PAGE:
It seems appropriate that I finished this book on the eve of Veteran’s Day. Merridale’s relentless Ivan’s War: Life and Death in the Red Army, 1939-1945 is a powerful narrative of the realities of the experience of Soviet soldiers during World War II. Like American soldiers during the second World War, the “Ivans” have been mythologized in the decades since the end of the war. American kids, like Soviet and Russian kids, learn about the veterans as larger than life heroes. We learn that life as a soldier was bitterly difficult. We learn that, without them, it would have been impossible to defeat the Nazis. But it isn’t until later (if ever) that we learn about the complexities and failures of our heroes. Merridale’s book is sympathetic but unflinching in this respect.
Merridale opens her book with an explanation of how she came up with the idea to write it. She had been interviewing Russians about life during the Stalinist era when she noticed that, whenever she asked about the war, many veterans and civilians were reticent to talk about it. There were some, of course, who would talk about their experiences, but many would repeat old, patriotic slogans or give bland accounts. Merridale dug deeper, traveling from archive to archive around Russia to find a more accurate picture of Red Army soldier life. What she found was astonishing—at least to me.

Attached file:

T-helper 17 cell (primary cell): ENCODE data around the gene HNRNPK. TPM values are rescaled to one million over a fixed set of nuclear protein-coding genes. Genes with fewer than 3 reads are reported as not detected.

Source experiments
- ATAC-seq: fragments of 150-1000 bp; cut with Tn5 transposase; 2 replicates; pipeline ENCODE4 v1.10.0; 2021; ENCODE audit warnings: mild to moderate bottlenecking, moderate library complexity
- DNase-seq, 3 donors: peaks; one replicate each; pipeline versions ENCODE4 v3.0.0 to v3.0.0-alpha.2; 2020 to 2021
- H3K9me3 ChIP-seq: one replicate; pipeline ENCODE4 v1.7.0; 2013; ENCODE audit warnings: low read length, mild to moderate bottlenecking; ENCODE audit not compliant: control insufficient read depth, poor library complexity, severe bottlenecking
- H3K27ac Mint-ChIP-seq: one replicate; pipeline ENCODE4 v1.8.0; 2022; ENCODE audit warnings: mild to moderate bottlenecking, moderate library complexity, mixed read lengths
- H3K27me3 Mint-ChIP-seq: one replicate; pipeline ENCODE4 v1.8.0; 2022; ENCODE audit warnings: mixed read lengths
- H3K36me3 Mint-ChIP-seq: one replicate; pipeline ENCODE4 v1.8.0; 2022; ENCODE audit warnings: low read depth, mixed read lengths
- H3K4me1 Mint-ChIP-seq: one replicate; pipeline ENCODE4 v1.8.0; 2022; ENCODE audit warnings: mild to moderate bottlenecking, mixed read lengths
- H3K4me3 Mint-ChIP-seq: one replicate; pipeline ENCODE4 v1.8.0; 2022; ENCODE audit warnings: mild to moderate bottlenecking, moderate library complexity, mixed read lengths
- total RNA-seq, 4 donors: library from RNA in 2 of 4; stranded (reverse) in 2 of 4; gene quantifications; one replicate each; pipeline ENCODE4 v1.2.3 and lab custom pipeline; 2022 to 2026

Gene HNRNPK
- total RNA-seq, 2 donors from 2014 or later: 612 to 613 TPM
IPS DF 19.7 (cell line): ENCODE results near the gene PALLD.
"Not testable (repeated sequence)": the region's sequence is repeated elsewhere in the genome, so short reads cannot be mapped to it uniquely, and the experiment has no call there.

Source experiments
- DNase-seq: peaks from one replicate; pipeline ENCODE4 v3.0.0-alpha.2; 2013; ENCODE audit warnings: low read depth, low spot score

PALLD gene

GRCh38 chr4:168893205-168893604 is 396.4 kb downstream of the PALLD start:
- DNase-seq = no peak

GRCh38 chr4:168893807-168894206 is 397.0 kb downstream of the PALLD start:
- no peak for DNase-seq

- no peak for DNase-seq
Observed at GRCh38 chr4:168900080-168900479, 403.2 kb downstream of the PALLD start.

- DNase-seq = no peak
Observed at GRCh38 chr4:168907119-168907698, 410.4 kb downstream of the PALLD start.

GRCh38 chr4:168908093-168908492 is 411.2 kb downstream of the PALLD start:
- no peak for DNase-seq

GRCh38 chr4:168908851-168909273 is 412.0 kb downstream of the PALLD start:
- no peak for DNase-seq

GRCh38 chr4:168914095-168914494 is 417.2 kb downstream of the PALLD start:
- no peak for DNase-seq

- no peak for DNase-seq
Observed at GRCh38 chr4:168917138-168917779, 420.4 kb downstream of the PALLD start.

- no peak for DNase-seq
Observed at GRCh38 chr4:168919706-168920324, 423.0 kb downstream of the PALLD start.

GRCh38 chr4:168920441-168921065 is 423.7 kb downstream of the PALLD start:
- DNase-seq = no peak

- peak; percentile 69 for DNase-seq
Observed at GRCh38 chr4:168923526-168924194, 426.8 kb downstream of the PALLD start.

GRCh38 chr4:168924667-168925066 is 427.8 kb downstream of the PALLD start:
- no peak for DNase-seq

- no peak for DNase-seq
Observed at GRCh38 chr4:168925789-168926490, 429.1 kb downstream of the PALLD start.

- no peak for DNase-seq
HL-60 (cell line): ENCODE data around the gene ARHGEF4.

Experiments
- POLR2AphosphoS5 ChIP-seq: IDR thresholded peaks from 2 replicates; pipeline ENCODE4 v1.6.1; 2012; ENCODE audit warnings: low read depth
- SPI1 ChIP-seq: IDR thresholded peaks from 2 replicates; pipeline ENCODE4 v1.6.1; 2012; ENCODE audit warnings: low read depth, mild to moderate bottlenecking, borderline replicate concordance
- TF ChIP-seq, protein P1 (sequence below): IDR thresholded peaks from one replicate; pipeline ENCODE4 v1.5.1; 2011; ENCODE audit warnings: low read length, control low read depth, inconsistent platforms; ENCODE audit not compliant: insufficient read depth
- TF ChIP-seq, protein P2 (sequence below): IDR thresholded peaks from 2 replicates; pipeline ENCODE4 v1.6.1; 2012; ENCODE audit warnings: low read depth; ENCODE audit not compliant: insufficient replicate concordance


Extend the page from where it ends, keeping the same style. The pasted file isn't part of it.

It is true that between June 22, 1941 and September, 1943, the Red Army was the only national army fighting the Third Reich. In the panic after the Nazi invasion in the summer of 1941, millions of volunteers, conscripts, and prisoners were thrown at the invaders. After successfully defending Moscow in the summer of 1941-1942, the Red Army slowly drove the Nazis back. Over the next almost three years, they drove the Nazis back to Berlin, which fell in late April 1945.
That’s the simple version of the history. Merridale’s research and interviews revealed the terror of life as an Ivan. The myth is that the men signed up to defend their rodina, their motherland. What we usually don’t hear about is that there were battalions of NKVD officers and troops who were more than ready to shoot anyone who deserted. The Red Army soldiers had no choice but to fight. Millions of them died. So many died that I am still surprised that there was anyone left alive between Oder-Neisse line and Moscow. Estimates vary but the number of Soviet military and civilian deaths is probably somewhere around 27 million. It’s impossible to say for sure because records were rarely kept and bodies were destroyed, etc.
Merridale shares the extreme hardships of life in the Red Army: lack of supplies, the weather, poor strategy, fear, and more. It’s little wonder that veterans don’t want to talk about it. Merridale also shares the dark side of the Red Army’s advance across eastern Europe. Hundreds of thousand German and Polish women were raped by Red Army soldiers. Red Army soldiers pillaged German territory; they stole everything they could to send back to the Soviet Union. What Merridale found was a deep sense of vengeance among veterans. At the time, soldiers were told that they were taking revenge for what the Nazis had done to their country, but much of what happened was actively suppressed during and after the war.
Ivan’s War is a harrowing read but, I think, a very necessary one. Unlike the American veterans’ experience, Red Army soldiers were fighting (at least at first) on their own soil against a seemingly invincible enemy. They faced death from all directions. Conditions were so terrible, supplies so rare, and leadership so disorganized (at first), that it’s a miracle that the Red Army succeeded. This book presents that miracle in its full complexity, sharing a truly epic history that might have been lost.